In a large bowl whisk the eggs and caster until well combined and sugar slightly dissolves. Stir in the orange puree followed by the almond meal, poppy seeds and baking powder. Pour the batter into the prepared tin and dust the top with extra caster sugar. Bake for 75 to 90 minutes, until the top is golden and a skewer inserted into the center comes out clean.
 

Allow to cool in the tin. Poke small holes in warm cake and pour over syrup. Allow to set over night before serving. Dust with icing sugar, cut into slices and serve.




'Baking history /-/ Flourless Orange and Poppy seed Syrup Cake' have 8 comments

  1. May 5, 2014 @ 10:49 am June

    What a great essay! And that cake looks amazing, flourless cakes are always just so rich and dreamy.

    Reply

    • May 8, 2014 @ 11:32 am Belinda Lo

      thanks June! I am in love with flourless cakes now too

      Reply

  2. May 7, 2014 @ 6:19 pm madgeorge

    This makes my mouth water. I love your pix!

    Reply

  3. May 16, 2014 @ 7:55 am Mandy Lee

    Oh I love “almond flour” in cakes! I hope yours actually taste like “almond”, like the Chinese kind. The american almond is completely different and bland. Chinese almond is my absolute favourite sweet-flavour in the world!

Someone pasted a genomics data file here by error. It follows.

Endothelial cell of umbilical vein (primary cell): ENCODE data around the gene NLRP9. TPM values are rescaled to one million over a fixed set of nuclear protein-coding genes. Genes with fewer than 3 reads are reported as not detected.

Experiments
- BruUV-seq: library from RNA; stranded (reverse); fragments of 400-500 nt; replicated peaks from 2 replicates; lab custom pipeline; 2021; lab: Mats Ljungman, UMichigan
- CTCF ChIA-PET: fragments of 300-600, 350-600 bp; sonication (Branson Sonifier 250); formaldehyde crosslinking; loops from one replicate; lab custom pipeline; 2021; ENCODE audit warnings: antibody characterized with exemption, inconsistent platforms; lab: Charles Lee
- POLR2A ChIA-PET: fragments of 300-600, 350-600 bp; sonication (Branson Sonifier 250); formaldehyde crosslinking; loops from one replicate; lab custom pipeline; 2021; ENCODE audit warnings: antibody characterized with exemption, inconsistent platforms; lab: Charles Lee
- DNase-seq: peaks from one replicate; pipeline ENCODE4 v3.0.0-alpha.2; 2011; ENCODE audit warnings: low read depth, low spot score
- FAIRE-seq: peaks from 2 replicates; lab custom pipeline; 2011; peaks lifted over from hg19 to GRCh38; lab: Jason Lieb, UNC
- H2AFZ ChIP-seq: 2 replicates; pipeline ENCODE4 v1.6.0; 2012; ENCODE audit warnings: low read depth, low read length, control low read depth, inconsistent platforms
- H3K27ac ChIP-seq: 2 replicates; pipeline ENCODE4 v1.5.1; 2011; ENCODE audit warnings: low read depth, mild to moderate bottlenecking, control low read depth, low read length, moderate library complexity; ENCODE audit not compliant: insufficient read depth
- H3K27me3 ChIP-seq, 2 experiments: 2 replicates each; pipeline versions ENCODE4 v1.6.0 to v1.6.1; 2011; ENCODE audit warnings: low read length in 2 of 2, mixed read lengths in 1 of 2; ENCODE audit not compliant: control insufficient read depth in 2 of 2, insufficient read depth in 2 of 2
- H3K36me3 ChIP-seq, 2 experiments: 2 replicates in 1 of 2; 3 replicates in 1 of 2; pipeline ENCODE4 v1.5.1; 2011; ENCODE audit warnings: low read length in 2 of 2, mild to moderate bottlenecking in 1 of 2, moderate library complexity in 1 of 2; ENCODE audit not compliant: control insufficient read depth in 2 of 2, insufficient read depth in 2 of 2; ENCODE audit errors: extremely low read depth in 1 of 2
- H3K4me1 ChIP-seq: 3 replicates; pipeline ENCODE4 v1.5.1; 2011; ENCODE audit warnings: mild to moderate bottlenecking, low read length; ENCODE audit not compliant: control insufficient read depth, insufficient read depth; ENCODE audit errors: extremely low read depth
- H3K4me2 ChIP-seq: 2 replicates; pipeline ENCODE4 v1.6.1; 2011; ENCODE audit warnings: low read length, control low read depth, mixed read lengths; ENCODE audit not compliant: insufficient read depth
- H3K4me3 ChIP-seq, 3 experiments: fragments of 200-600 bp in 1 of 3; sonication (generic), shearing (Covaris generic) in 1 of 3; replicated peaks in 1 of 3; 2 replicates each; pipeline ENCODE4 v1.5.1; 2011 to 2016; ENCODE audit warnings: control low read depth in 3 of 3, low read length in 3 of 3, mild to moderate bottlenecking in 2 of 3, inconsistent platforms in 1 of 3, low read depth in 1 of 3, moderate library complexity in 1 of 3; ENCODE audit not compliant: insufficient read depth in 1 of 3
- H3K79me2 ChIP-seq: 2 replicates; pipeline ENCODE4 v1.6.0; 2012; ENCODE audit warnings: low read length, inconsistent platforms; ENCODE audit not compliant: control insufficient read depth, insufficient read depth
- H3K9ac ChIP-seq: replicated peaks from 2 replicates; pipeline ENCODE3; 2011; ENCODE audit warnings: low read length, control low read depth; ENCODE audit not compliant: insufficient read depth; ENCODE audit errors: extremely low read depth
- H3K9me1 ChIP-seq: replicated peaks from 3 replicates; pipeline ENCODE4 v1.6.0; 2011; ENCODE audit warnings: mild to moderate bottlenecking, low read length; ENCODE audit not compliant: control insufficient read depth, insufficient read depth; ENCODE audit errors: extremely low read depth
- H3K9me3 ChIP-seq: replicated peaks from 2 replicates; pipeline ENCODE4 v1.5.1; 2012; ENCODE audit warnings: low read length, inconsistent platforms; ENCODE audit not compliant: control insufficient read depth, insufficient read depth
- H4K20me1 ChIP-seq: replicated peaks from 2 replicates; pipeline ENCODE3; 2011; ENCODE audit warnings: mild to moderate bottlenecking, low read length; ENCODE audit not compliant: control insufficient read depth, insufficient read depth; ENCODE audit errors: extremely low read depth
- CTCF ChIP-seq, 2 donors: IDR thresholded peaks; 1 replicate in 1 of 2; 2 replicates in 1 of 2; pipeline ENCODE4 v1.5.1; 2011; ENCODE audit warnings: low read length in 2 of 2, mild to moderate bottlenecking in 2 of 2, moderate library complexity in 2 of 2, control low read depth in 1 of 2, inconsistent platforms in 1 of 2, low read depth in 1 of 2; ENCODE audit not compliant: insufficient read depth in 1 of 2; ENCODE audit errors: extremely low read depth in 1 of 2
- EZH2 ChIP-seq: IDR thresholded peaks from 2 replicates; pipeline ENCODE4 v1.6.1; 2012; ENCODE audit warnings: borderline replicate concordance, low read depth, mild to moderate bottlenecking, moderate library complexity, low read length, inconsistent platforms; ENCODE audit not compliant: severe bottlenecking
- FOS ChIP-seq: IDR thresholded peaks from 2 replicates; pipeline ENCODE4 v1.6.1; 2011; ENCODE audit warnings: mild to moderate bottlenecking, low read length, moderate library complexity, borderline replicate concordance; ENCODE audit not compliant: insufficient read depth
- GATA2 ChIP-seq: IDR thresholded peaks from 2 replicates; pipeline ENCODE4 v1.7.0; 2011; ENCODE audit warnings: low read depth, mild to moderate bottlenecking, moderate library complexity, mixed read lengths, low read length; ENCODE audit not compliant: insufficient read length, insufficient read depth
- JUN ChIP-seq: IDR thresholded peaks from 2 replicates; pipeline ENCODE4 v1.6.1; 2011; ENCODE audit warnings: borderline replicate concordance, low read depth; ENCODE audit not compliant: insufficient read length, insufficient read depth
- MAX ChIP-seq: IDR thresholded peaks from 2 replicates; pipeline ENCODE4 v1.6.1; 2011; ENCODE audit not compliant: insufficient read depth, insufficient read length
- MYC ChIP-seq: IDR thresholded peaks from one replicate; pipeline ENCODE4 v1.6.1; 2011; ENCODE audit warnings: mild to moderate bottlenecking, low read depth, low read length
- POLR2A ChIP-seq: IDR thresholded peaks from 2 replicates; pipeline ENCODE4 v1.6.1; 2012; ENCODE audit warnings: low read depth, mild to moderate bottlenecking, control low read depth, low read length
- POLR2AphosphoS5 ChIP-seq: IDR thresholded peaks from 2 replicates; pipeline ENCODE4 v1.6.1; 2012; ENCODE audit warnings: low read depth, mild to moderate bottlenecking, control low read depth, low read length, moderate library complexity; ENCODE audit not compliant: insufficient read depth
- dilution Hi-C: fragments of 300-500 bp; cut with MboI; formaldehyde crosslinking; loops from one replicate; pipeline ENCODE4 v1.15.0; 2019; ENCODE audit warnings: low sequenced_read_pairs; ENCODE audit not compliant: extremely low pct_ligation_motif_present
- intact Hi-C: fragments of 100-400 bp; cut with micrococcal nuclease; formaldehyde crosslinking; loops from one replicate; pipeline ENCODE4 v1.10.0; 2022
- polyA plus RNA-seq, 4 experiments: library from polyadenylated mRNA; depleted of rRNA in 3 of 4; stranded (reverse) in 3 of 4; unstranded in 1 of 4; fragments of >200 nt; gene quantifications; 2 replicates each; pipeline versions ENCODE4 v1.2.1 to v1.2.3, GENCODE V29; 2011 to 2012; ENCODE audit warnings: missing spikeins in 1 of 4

Reply

    • May 16, 2014 @ 8:06 am Belinda Lo

      You know it! Almonds to Americans and Almonds to Asians are complete different things. I use freshly ground almonds from skinless ones (the heat from the blending helps the “almond flavour come out). It is o.k because the oils help it keep it really moist.

      Thanks Mandy!

      Reply

  4. May 19, 2014 @ 7:02 am Nami | Just One Cookbook

    This will be perfect breakfast, before lunch tea time, after lunch dessert, and afternoon tea, and after dinner dessert! I love citrus flavor in the cake, and this along with tea makes me happy!

    Reply

    • May 20, 2014 @ 1:38 pm Belinda Lo

      The Almond meal makes it so moreish that it can be an all day cake! Great idea Nami

      Reply